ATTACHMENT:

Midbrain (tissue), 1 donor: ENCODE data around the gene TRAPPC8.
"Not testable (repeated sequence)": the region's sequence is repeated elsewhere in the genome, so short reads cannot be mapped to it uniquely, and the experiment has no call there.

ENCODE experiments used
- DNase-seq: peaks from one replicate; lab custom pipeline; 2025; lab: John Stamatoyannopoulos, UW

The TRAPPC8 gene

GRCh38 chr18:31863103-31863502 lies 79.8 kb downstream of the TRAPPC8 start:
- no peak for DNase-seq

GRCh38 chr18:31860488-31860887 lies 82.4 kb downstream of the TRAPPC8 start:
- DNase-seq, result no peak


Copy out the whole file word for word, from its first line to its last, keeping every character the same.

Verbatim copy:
Midbrain (tissue), 1 donor: ENCODE data around the gene TRAPPC8.
"Not testable (repeated sequence)": the region's sequence is repeated elsewhere in the genome, so short reads cannot be mapped to it uniquely, and the experiment has no call there.

ENCODE experiments used
- DNase-seq: peaks from one replicate; lab custom pipeline; 2025; lab: John Stamatoyannopoulos, UW

The TRAPPC8 gene

GRCh38 chr18:31863103-31863502 lies 79.8 kb downstream of the TRAPPC8 start:
- no peak for DNase-seq

GRCh38 chr18:31860488-31860887 lies 82.4 kb downstream of the TRAPPC8 start:
- DNase-seq, result no peak